Uphaar ruling raises questions on criminal justice: AAP
The Supreme Court ruling on the Uphaar cinema fire tragedy has "raised extremely serious questions the way criminal justice is delivered" in India, Delhi`s ruling AAP said on Thursday.
New Delhi: The Supreme Court ruling on the Uphaar cinema fire tragedy has "raised extremely serious questions the way criminal justice is delivered" in India, Delhi`s ruling AAP said on Thursday.
The Aam Aadmi Party expressed "deep disappointment" over the ruling on Wednesday when the apex court fined Sushil Ansal and Gopal Ansal, who own the cinema, Rs.30 crore each but said they won`t have to go to jail.
"The party has decided to make its stand public since the case has raised extremely serious questions about the way criminal justice is delivered in our country though it would have desisted from commenting on any judgment in normal course," the AAP said in a series of tweets.
"The final outcome in the case, which lingered on for 18 years, has led to the public impression that it is a travesty of justice, given the scale of tragedy and magnitude of negligence which was a result of political-bureaucratic-corporate nexus," it said.
"AAP stands firmly with the families who lost their near and dear ones for no fault of theirs, and their remaining members (who) have been running from pillar to post to get justice, which unfortunately has eluded them so far."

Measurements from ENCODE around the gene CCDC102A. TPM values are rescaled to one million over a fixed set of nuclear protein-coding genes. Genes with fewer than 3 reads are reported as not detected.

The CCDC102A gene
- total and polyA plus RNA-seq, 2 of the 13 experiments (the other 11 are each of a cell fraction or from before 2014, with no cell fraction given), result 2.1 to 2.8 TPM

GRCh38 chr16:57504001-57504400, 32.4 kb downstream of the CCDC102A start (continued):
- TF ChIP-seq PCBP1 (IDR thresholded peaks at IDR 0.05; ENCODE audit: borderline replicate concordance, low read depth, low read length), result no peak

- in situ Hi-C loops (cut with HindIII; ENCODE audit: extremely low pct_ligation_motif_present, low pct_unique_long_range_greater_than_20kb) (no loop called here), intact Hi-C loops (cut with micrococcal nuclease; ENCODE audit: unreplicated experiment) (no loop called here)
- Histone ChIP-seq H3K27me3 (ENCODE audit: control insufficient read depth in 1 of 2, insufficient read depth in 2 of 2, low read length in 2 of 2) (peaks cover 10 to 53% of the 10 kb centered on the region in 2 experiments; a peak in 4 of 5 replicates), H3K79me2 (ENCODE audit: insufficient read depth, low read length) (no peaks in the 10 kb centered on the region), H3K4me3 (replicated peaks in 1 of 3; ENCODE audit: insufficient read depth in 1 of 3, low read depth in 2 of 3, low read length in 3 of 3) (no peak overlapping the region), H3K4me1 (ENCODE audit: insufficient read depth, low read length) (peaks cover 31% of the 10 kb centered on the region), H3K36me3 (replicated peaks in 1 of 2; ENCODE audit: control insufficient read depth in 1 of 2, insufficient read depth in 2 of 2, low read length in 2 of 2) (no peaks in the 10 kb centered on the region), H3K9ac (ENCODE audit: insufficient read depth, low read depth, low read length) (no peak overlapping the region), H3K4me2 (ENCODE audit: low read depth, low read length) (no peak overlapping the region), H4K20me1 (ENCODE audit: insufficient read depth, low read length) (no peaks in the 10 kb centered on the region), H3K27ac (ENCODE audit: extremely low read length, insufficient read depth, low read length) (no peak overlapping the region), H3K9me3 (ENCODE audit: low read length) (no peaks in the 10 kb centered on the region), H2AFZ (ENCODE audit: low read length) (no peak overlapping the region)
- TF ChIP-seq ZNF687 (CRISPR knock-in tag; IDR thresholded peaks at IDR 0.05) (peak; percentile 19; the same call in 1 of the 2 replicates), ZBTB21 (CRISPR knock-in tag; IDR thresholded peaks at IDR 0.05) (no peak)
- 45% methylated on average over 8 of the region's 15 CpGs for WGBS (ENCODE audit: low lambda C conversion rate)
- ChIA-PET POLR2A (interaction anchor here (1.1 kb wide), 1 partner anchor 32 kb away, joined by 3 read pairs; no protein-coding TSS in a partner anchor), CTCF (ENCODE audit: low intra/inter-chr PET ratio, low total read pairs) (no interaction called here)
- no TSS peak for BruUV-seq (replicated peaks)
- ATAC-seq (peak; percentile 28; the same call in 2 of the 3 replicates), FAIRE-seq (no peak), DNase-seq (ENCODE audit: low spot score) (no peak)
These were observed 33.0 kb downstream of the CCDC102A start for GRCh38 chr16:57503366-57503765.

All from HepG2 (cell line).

Saying the CBI may file a review petition against the verdict, the AAP said it felt "much more is to be done to restore the faith of families of the victims in the justice delivery system which appears to have been shattered".
A terrible fire in the transformer room of Uphaar cinema in south Delhi on June 13, 1997 killed 59 people after it emitted toxic gases.
The deaths mainly occurred as viewers could not escape because the exit doors were closed barring one operational exit.
In 2007, a trial court sentenced the Ansal brothers to two years in jail. The next year, the Delhi High Court reduced the sentence by half. The Ansals have spent between four to five months in jail but now won`t have to return to prison.